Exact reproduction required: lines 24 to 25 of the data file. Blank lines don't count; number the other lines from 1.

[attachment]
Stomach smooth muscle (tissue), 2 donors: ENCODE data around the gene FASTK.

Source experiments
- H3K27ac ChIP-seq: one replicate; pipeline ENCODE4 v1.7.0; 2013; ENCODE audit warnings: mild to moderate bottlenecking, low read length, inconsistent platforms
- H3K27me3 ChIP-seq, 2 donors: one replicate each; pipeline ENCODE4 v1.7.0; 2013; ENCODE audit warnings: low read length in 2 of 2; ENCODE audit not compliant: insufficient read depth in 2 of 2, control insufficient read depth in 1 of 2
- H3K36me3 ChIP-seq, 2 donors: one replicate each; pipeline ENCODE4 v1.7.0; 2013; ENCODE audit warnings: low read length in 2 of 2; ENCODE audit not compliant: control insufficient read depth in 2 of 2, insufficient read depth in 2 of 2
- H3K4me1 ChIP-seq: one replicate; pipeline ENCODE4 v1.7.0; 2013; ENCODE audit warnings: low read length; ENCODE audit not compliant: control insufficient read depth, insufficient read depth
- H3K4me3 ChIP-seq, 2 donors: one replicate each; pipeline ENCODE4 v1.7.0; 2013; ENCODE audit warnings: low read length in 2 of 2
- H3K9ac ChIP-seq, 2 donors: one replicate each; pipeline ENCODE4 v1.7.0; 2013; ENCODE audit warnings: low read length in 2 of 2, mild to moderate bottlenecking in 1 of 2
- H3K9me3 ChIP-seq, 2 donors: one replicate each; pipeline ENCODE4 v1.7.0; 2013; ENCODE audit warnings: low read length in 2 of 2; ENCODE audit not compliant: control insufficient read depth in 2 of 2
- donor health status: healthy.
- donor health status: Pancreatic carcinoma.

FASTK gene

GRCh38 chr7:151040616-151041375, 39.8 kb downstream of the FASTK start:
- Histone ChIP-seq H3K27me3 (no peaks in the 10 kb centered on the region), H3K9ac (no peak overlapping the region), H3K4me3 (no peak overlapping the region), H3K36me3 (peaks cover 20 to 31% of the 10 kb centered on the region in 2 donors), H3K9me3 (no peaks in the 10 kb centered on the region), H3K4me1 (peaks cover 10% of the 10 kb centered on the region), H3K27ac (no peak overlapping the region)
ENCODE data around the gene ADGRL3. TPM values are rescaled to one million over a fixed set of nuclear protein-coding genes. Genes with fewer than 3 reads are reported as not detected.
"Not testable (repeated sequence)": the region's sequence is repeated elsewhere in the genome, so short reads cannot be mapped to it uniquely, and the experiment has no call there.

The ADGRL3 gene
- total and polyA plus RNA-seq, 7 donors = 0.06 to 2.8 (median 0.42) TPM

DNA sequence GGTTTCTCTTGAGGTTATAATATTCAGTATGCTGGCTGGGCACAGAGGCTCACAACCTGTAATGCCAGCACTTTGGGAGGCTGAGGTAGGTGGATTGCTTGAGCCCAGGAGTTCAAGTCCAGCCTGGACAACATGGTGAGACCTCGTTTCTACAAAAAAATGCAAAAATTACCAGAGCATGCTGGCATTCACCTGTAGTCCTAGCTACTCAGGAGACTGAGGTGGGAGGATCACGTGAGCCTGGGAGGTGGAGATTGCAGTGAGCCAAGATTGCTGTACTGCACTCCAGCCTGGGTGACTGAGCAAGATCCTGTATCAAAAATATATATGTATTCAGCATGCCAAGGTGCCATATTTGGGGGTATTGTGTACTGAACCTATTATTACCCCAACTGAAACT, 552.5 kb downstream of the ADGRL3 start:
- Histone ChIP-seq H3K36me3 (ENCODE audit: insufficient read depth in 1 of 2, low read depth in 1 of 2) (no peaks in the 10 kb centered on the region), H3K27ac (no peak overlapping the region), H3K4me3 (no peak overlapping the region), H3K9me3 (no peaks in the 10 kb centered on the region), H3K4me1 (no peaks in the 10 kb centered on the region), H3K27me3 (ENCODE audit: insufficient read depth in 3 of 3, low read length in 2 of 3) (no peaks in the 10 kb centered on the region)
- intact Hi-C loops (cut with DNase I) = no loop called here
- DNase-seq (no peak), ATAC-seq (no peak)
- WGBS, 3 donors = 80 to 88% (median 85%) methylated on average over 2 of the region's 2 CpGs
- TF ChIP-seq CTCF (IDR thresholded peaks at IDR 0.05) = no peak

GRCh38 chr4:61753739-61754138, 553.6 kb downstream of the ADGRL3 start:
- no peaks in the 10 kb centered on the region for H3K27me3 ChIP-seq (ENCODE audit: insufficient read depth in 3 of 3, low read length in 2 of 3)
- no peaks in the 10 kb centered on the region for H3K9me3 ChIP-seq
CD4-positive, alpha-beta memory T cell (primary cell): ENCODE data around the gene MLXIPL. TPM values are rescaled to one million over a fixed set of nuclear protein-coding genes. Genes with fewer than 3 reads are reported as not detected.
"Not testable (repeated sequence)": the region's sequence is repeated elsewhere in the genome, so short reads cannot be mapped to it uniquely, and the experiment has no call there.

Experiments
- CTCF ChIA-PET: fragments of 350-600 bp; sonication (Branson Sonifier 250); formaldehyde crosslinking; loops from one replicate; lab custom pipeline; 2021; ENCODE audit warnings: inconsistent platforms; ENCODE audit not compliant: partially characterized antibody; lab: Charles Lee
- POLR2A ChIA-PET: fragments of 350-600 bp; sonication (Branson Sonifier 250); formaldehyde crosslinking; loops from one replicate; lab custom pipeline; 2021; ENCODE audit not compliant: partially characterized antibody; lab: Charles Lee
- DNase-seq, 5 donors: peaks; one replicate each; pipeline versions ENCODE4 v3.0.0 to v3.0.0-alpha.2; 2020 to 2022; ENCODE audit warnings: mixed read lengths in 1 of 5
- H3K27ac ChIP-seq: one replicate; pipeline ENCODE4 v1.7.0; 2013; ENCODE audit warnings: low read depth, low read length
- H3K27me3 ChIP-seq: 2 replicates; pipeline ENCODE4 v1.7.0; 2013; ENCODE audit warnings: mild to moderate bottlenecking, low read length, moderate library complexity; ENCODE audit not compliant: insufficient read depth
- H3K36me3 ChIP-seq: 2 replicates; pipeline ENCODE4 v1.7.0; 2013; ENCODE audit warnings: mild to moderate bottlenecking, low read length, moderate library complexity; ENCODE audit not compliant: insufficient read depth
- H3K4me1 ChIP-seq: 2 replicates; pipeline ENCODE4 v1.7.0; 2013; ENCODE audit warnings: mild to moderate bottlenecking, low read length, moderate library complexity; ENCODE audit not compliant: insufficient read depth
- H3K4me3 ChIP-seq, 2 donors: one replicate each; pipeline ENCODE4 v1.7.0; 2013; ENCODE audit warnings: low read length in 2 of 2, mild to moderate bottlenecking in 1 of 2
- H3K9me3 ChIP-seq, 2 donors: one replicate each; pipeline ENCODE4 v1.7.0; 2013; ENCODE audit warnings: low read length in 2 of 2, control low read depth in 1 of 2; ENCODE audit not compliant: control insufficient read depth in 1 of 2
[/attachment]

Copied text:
- TF ChIP-seq CTCF (IDR thresholded peaks at IDR 0.05) = no peak

GRCh38 chr4:61753739-61754138, 553.6 kb downstream of the ADGRL3 start: